Re-thinking conferences in medicine: opportunities and challenges of virtual delivery
Hilary Pang, MSc, David Wiercigroch, MPA, and Abi Sriharan, DPhil
Originally published CJPL 7(1)
As the COVID-19 pandemic underscores the need for physical distancing, an opportunity to reimagine conference design and delivery has emerged. Conferences should consider widespread adoption of virtual strategies to support professional connection and knowledge exchange driven by thoughtful design and implementation. Although virtual conferences represent a significant paradigm shift, opportunities to improve systemic inclusivity, increase financial accessibility, reduce environmental impact, and increase engagement and interactivity present compelling arguments for change. Challenges include minimizing digital exclusion, providing technical support, supporting participant wellness, and facilitating opportunities for networking. We reflect on these themes through experiences and lessons learned when transitioning the inaugural Conference on Health Advocacy Toronto to a virtual model during the COVID-19 pandemic.
KEY WORDS: virtual conference, medicine, opportunities, challenges, professional development, collaboration
CITATION: Pang H, Wiercigroch D, Sriharan A. Re-thinking conferences in medicine: opportunities and challenges of virtual delivery. Can J Physician Leadersh 2020;7(1):52-56.
Accelerated adoption of virtual communications will be a legacy of the COVID-19 pandemic. As physical distancing measures preclude us from large in-person meetings, many academic conferences have been cancelled or postponed. Although we must act collectively to “flatten the curve,” virtual conference design and delivery emerges as a promising and enduring approach to supporting professional connection and idea sharing. Experiences have been positive so far: more than 80% of attendees of a recent virtual conference were willing to attend another one in the future.1 Top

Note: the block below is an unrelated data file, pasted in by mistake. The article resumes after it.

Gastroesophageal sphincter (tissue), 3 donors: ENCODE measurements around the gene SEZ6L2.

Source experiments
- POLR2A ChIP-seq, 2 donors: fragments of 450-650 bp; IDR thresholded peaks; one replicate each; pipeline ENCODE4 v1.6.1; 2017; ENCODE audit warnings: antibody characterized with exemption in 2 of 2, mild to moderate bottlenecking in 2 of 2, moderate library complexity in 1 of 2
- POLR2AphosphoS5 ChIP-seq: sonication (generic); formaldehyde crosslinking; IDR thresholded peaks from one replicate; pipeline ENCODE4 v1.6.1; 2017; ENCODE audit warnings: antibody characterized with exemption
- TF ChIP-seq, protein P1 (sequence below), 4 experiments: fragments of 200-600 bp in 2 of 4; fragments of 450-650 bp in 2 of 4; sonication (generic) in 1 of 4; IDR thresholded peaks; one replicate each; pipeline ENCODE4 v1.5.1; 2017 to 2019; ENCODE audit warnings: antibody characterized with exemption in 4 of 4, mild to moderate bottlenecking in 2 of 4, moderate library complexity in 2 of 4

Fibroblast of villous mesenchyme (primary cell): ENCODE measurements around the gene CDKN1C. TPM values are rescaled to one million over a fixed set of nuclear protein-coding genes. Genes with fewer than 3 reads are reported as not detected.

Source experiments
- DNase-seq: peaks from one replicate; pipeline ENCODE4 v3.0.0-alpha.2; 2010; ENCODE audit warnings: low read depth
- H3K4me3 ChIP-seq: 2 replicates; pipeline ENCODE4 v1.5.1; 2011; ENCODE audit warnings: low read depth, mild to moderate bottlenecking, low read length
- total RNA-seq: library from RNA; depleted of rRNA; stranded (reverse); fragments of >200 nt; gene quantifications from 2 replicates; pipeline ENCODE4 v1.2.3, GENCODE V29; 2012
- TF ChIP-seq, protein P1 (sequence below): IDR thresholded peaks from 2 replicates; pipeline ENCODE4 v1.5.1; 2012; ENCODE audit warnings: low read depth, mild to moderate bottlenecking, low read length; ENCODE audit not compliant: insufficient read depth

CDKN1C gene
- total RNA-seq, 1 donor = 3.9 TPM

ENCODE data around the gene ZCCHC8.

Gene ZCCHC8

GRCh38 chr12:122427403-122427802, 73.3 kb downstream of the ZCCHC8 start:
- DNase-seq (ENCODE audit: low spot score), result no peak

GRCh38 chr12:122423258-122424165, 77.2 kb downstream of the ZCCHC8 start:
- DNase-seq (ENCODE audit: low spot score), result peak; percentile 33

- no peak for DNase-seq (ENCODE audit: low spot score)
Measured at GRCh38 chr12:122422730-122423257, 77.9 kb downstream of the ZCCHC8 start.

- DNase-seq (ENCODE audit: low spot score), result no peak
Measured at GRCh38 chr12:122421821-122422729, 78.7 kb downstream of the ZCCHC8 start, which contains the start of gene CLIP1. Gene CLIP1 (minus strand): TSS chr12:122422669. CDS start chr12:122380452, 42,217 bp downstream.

Recently, the Conference on Health Advocacy Toronto (CHAT)2 fully transitioned from an in-person meeting in Toronto to a virtual forum within two weeks. CHAT was launched by University of Toronto medical students to highlight initiative- and research-based advocacy at the local, provincial, and national levels.3 This grassroots academic forum brought together almost 200 medical students, students in allied health programs, and physician leaders from across the country to establish a community of support, share best practices, and identify opportunities for collaboration.
Here we discuss the opportunities and challenges of virtual conferences informed by our personal experience and broader consideration of pertinent literature. Top
Virtual conferences are markedly less cost-prohibitive than physical meetings. Many virtual conferencing platforms, including Zoom, Cisco WebEx, Google Hangouts, and Skype, have basic packages that are available free-of-charge. Expanded features required for larger meetings, such as hosting more than 100 attendees, may require payment of a monthly, but still cost-friendly, subscription fee. For example, CHAT 2020 spent less than $200 for two virtual conferencing packages that allowed a maximum of 500 participants. In comparison, upwards of $5000 is needed for a 100-participant in-person meeting with estimates of $1000 for the venue rental fee and $4000 in food expenses. These significant cost-savings can be transferred to the sponsors and attendees so that registration fees for various major conferences can be reduced or waived.4,5 A low cost also makes the conference financially viable at a broad range of registrant volumes, thus providing certainty to the conference team early in the planning process.
Further, there are no added costs for participants to physically attend a virtual meeting, such as travel, accommodation, food, or poster-printing expenses that could otherwise add up to hundreds or thousands of dollars across the group. Top
Virtual conferences not only increase financial inclusion, but also break down geographic, health, and social barriers. Current in-person conference design may be a systemic barrier that excludes certain groups, including people with physical disabilities,6 acute or chronic health considerations, travel restrictions, or caregiving responsibilities.7,8 Women are disproportionately affected by family inclusion policies, which vary among medical conferences; dedicated lactation spaces, free childcare, and admission of children into conference venues is often not available.9 Allowing participants to attend virtually, from the comfort of their selected space, presents a solution that addresses these barriers and aligns with objectives to achieve equitable representation in academia. Conference attendance has critical implications for career advancement, professional networking and mentorship, and knowledge sharing. Using virtual technology as a vehicle to improve accessibility at professional academic forums is a strategic move toward fostering diversity and inclusion in medicine. Top